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    Non-Hodgkin's lymphoma-Symptoms & causes-Diagnosis & treatment-Doctors & departments-Care at Mayo Clinic

    Diagnosis
    A needle suctioning out liquid bone marrow from hipbone
    Bone marrow biopsy
    Your doctor will likely ask you about your personal and family medical history. He or she may then have you undergo tests and procedures used to diagnose non-Hodgkin's lymphoma, including:

    Physical exam. Your doctor checks for swollen lymph nodes, including in your neck, underarm and groin, as well as for a swollen spleen or liver.
    Blood and urine tests. Blood and urine tests may help rule out an infection or other disease.
    Imaging tests. Your doctor may recommend imaging tests to look for tumors in your body. Tests may include X-ray, CT, MRI and positron emission tomography (PET).
    Lymph node test. Your doctor may recommend a lymph node biopsy procedure to remove all or part of a lymph node for laboratory testing. Analyzing lymph node tissue in a lab may reveal whether you have non-Hodgkin's lymphoma and, if so, which type.
    Bone marrow test. A bone marrow biopsy and aspiration procedure involves inserting a needle into your hipbone to remove a sample of bone marrow. The sample is analyzed to look for non-Hodgkin's lymphoma cells.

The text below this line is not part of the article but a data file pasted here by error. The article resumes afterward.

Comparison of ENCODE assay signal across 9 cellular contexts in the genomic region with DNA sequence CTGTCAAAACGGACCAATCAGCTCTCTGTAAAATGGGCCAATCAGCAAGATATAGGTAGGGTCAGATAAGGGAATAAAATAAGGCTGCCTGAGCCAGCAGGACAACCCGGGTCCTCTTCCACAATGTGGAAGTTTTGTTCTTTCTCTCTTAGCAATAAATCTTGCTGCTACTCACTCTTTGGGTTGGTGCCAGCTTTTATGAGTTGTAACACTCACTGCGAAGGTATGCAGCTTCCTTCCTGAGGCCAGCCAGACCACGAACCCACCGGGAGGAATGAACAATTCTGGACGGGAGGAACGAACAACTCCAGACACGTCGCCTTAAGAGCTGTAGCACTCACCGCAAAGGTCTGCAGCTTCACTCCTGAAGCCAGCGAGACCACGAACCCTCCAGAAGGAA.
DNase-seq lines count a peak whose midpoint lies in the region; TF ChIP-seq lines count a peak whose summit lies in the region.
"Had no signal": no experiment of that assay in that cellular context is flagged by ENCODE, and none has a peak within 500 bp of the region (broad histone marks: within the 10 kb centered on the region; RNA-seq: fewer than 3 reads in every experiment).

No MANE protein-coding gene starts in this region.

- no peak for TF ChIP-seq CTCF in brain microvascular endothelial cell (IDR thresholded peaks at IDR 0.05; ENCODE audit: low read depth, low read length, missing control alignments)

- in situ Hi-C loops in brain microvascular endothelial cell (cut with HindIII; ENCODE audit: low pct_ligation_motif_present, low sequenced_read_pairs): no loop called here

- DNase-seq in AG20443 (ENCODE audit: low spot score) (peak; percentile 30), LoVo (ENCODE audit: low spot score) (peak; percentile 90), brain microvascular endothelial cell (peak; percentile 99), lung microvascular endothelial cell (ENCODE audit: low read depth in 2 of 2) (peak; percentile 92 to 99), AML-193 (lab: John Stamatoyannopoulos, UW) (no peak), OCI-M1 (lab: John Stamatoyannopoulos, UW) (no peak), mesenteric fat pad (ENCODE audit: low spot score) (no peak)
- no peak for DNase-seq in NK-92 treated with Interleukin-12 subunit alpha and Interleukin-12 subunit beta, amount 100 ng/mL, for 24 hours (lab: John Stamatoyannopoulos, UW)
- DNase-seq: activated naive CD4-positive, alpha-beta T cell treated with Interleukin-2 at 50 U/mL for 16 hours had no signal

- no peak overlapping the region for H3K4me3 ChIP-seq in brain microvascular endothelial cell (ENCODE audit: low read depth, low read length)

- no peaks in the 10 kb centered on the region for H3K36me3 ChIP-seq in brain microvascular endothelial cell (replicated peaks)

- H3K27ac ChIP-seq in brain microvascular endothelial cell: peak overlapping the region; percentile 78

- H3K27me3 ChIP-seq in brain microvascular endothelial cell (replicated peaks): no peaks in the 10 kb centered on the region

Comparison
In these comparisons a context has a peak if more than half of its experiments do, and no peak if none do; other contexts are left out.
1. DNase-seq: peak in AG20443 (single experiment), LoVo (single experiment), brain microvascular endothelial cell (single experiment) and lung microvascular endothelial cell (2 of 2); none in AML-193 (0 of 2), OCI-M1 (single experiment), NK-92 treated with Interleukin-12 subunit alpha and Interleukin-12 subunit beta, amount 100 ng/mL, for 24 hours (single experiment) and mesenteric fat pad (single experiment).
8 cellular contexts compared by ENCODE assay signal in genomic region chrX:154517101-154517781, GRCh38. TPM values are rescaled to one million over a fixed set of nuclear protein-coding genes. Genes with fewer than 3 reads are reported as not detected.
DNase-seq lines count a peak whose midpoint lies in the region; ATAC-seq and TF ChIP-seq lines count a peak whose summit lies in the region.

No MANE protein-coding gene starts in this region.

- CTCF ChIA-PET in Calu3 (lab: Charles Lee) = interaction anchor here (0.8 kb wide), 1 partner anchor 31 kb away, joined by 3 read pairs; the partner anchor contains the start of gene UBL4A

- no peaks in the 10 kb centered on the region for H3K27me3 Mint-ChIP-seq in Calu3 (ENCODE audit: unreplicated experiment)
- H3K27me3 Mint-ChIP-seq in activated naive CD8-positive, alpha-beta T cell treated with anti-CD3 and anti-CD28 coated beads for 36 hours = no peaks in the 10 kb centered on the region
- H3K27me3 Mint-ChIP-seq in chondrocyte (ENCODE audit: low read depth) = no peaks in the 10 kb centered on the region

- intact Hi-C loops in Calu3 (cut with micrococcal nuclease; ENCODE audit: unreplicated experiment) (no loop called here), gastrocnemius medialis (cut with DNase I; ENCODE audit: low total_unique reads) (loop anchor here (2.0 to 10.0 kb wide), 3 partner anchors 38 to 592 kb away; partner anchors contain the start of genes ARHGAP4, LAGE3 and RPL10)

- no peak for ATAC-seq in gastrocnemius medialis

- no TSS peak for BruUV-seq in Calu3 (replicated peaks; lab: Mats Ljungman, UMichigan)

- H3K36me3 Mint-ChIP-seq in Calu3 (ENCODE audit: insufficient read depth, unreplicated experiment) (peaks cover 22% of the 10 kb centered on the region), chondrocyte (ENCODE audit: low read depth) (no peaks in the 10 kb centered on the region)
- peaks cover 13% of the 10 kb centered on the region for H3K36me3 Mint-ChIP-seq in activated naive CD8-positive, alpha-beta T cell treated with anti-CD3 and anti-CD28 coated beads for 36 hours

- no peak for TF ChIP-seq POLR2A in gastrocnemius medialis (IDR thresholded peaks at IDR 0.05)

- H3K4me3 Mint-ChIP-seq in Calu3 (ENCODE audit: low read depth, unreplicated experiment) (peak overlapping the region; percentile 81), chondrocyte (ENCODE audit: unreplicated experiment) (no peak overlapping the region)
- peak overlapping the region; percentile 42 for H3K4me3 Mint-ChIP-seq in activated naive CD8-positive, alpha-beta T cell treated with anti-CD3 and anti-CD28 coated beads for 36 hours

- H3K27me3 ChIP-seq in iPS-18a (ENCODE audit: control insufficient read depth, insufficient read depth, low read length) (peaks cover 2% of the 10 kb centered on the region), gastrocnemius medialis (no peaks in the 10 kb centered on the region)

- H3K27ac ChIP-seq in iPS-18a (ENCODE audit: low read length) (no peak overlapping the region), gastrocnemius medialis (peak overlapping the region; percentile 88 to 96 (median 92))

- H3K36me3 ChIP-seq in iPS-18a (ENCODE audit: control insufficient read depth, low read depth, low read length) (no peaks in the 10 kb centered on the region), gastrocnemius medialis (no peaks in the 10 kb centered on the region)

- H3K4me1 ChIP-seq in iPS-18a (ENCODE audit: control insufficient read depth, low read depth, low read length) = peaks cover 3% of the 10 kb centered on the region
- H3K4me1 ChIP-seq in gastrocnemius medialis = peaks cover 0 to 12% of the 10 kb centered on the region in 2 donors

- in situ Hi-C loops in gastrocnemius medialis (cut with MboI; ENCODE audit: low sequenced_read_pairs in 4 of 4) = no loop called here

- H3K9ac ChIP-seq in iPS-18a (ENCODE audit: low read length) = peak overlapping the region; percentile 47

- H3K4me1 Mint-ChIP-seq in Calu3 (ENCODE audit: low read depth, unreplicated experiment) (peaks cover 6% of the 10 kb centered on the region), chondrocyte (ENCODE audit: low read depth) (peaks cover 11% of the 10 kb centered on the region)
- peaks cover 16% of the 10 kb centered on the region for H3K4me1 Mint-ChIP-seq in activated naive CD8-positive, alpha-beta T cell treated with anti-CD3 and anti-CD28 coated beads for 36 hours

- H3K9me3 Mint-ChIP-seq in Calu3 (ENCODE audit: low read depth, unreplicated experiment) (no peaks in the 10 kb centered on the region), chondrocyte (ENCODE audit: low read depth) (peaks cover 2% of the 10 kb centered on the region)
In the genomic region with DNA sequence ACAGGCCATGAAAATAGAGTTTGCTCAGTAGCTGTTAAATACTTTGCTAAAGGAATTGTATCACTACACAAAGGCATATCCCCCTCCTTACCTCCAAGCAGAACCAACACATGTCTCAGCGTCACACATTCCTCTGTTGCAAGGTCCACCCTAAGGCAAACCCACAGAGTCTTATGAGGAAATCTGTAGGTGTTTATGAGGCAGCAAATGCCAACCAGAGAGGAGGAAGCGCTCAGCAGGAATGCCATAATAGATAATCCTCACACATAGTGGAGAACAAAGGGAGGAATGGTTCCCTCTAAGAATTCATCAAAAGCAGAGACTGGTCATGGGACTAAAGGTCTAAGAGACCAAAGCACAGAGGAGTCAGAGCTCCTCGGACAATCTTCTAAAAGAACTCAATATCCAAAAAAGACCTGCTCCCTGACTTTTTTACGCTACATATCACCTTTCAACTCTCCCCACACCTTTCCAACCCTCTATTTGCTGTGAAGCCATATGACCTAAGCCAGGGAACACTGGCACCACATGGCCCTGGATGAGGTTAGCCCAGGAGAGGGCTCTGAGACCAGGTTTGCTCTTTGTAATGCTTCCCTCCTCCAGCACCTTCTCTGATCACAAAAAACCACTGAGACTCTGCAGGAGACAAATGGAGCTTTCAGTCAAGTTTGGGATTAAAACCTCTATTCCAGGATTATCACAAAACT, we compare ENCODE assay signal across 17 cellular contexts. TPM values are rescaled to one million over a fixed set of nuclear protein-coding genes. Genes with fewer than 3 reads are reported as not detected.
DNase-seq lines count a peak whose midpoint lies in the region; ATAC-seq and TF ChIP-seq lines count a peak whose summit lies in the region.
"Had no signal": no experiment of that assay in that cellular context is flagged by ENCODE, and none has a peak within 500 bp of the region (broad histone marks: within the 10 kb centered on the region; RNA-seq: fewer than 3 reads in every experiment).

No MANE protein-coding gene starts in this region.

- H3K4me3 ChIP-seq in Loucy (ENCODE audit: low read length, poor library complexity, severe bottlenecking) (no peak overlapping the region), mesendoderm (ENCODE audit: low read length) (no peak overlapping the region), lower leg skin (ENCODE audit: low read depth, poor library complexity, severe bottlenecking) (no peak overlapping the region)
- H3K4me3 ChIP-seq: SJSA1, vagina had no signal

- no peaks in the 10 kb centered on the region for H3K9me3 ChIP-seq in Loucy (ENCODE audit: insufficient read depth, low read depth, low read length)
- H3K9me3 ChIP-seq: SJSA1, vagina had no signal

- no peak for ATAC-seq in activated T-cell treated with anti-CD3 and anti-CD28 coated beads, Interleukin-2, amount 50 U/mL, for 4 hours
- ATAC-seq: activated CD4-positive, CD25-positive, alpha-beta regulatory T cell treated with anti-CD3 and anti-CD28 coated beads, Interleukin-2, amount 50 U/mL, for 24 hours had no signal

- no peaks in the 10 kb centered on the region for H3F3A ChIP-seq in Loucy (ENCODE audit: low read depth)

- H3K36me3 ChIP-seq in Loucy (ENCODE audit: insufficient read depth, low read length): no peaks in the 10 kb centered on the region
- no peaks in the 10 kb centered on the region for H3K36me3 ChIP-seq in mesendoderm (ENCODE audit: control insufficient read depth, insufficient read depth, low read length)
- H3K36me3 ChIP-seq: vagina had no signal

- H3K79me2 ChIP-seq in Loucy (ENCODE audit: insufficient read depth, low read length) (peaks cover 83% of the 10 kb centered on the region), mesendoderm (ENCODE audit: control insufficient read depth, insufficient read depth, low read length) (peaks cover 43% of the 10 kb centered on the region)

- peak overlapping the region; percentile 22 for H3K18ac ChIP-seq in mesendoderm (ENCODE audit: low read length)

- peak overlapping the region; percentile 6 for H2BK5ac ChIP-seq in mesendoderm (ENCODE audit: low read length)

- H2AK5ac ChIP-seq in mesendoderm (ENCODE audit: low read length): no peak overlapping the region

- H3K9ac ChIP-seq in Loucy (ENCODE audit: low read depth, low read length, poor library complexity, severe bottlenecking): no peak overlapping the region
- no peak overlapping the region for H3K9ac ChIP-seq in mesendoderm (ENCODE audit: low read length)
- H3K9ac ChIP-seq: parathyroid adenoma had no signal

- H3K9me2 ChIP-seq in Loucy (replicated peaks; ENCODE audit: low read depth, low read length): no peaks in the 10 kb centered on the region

Other tests and procedures may be used depending on your situation.
    Full Article at Mayo Clinic
    https://www.mayoclinic.org/diseases-conditions/non-hodgkins-lymphoma/diagnosis-treatment/drc-20375685

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    Metastases – the real cancer risk

    Metastases are often more dangerous than the primary tumor that gives rise to them. They are responsible for 90% of all cancer deaths. Here are the most important facts on these deadly ‘sleeper’ tumors.

    Created by cells released by the primary tumor that have been transported to other organs or body parts, metastases – secondary cancer growths that spread through the body – are often viewed as its ‘deadly offspring'. At these secondary sites, the cells proliferate and grow into dangerous metastatic tumors.

    "Usually cells have their dedicated place in the body – they don't migrate,” explains Susanne Weg-Remers from the German Cancer Research Center in Heidelberg. "But malignant cells from solid tumors can in some instances cross anatomical boundaries. Those malignant cells then invade other environs and destroy the surrounding tissue.”

    When the malignant cells enter the bloodstream or lymphatic system, they are transported throughout the body, and can dock onto and enter tissue in other areas. Once there, they establish themselves and begin to divide, eventually turning into metastases. Those metastatic tumors are no longer localized, meaning they can spread elsewhere in the body and can no longer be controlled.